Why Trump’s sleaziest criminal case is so important

Why Trump’s sleaziest criminal case is so important

David Corn writes:

Since the beginning of Donald Trump’s indictment-o-rama, the politerati have considered the criminal case filed in New York City against the former president by District Attorney Alvin Bragg to be a sideshow. Though this case has key elements of a bona fide scandal—porn star! hush money! alleged extramarital affair!—pundits and politicos have struck a dismissive attitude toward Trump’s Stormy Daniels mess and the legal peril it poses him. Perhaps because it’s not as weighty a matter as swiping top-secret documents or attempting to overturn an election by subverting the constitutional order of the republic. Also perhaps because this caper involves the less-sexy charge of falsifying business records to hide a possible violation of election law. Bor-ing, right?

Yet on Thursday, a New York City judge kicked aside a Trump motion to cancel the prosecution and set a trial date for March 25. Presuming there are no postponements in this case, this means the first criminal trial of a former president will focus on Trump’s effort to pay off an adult movie actor in the weeks before the 2016 election. Up to now, the presumption was that special counsel Jack Smith’s election interference case against Trump would come before a jury first, with Smith’s stolen-documents case, the Georgia RICO case, and the Bragg case lagging behind. But Trump has successfully delayed the two Smith trials with assorted motions and maneuvers, and the Georgia case has hit its own snag, as District Attorney Fani Willis has had to defend herself against the allegation that her romantic relationship with a fellow prosecutor working on the case somehow amounts to a conflict of interest.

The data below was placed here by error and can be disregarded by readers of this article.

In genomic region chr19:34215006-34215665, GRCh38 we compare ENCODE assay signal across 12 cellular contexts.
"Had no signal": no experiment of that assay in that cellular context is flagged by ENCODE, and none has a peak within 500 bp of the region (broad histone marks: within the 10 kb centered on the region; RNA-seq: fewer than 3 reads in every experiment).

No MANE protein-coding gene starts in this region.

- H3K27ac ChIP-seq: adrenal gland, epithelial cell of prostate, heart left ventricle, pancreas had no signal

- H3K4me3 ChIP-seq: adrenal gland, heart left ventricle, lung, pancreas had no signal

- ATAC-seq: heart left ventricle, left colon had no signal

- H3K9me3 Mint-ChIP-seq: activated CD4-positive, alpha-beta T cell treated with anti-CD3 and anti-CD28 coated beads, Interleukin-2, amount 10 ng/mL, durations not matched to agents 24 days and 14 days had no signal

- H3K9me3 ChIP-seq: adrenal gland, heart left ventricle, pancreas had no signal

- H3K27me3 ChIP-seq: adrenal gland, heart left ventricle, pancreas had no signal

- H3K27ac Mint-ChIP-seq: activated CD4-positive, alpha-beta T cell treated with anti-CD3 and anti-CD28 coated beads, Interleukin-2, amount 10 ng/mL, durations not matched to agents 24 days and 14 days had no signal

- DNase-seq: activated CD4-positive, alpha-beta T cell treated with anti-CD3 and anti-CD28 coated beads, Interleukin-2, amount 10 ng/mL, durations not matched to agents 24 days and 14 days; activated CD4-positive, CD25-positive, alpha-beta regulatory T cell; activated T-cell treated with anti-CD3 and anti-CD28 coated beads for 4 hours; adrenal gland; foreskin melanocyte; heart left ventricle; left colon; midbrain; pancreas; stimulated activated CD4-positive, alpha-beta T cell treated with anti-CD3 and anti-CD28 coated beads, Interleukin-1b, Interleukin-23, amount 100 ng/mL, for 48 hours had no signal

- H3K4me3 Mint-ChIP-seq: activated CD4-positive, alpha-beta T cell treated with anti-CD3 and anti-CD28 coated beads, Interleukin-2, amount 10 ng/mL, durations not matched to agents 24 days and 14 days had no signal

It might be fitting that the sleaziest case will go first. But this prosecution ought not to be diminished. It also involves alleged criminal actions taken to influence an election—or prevent an election from being influenced by Daniels’ claim that Trump had a tryst with her at a 2006 charity golf tournament in Lake Tahoe while his wife, Melania, was home with 4-month-old Barron. And here’s an important fact: The Justice Department and a federal court have already declared that a crime occurred in the commission of this $130,000 payoff.

Those of you who might need a refresher course in the Trump-Daniels Affair are fortunate. About a year ago, I published a comprehensive rundown of this nasty business based on court records and public accounts. If you believe possessing a thorough knowledge of all this will impress your friends, you should read this article. But for our purposes now, you only need to recall this: Trump’s former fixer Michael Cohen pleaded guilty to arranging the bribe paid to Daniels, and he was sent to the hoosegow for that and other infractions of the law. That is, a crime did happen. The question now is whether Trump will be held accountable for it. [Continue reading…]

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